If you have asthma or COPD, you may have noticed that cold weather affects your ability to breathe.
This may happen because cold air dries and irritates the airways, increasing inflammation and making it harder for you to breathe. You may find that you cough, wheeze or feel breathless more often when it’s cold outside.
It’s not always possible to stay inside all winter, so we’ve put together a few tips on how to manage your asthma and COPD during the colder months.
- Wear a scarf (or a mask!) outside. Covering your mouth when you’re outside will help protect your airways by warming the air before you breathe it in.
- Breathe through your nose. If you breathe through your nose, your airways will fill with warm air, rather than cold air breathed in through your mouth.
- Exercise indoors. Consider moving your workout inside; even people without asthma or COPD can experience shortness of breath working out in cold weather. Doing an exercise video in your living room, or taking a socially distanced exercise class inside, may be a better option for people with asthma or COPD.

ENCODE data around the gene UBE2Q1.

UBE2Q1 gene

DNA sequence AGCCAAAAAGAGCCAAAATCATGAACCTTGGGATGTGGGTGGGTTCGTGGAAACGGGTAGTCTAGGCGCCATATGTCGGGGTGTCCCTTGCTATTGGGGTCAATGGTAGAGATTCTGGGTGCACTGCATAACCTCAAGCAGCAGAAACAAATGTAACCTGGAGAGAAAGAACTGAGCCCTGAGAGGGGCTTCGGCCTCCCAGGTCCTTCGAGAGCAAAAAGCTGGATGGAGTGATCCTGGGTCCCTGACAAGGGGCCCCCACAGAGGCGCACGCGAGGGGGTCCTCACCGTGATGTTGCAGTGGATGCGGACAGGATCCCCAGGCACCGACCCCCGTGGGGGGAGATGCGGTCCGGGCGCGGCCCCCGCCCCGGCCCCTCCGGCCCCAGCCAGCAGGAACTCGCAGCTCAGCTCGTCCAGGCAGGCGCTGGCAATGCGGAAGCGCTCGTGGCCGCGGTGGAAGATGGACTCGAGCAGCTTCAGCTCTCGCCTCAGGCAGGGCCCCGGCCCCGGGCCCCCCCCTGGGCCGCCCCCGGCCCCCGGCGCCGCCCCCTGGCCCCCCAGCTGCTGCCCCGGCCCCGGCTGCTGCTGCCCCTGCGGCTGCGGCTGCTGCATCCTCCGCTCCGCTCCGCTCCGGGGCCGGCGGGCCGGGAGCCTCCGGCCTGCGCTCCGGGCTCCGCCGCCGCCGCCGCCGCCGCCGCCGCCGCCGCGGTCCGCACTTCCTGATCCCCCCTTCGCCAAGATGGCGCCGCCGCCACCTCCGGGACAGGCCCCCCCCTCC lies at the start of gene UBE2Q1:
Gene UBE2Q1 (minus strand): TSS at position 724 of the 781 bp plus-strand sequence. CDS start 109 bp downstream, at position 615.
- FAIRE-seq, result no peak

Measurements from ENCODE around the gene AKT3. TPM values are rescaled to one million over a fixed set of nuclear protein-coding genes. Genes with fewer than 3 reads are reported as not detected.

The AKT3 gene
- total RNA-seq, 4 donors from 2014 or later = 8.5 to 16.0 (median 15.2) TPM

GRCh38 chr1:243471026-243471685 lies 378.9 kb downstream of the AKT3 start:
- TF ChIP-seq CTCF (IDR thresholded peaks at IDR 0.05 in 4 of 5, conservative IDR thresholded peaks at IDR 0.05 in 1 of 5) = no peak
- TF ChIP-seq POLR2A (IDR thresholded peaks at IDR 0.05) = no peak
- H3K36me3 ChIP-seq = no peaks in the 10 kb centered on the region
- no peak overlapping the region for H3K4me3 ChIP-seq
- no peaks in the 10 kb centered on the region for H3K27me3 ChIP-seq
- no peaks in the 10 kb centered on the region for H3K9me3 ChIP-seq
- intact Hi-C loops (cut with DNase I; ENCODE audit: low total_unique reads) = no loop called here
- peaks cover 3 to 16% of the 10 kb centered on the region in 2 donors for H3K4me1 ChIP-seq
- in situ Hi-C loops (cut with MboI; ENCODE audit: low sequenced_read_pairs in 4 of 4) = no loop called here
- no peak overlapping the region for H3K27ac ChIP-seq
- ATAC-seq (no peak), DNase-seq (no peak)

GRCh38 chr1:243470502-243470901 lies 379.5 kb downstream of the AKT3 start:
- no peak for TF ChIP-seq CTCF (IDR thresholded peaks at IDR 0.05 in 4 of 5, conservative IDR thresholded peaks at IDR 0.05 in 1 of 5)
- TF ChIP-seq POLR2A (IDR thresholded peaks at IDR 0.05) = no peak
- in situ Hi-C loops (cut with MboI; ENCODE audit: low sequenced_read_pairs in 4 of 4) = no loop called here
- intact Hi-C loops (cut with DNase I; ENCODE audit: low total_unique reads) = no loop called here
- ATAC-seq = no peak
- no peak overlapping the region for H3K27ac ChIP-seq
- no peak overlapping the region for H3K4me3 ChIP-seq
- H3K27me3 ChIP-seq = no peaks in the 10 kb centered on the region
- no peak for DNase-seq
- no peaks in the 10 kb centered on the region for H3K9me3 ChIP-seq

- If you use oxygen, keep your hose under your coat. If you have COPD and use oxygen to help you breathe, keep your oxygen hose under your coat to keep the air warm.
If you do have symptoms that are exacerbated by the cold, you can note this in Propeller by visiting Timeline, then tapping on a rescue inhaler event to add “cold air” to the details.
For more information, visit these helpful posts from The Cleveland Clinic and Lung Health Institute.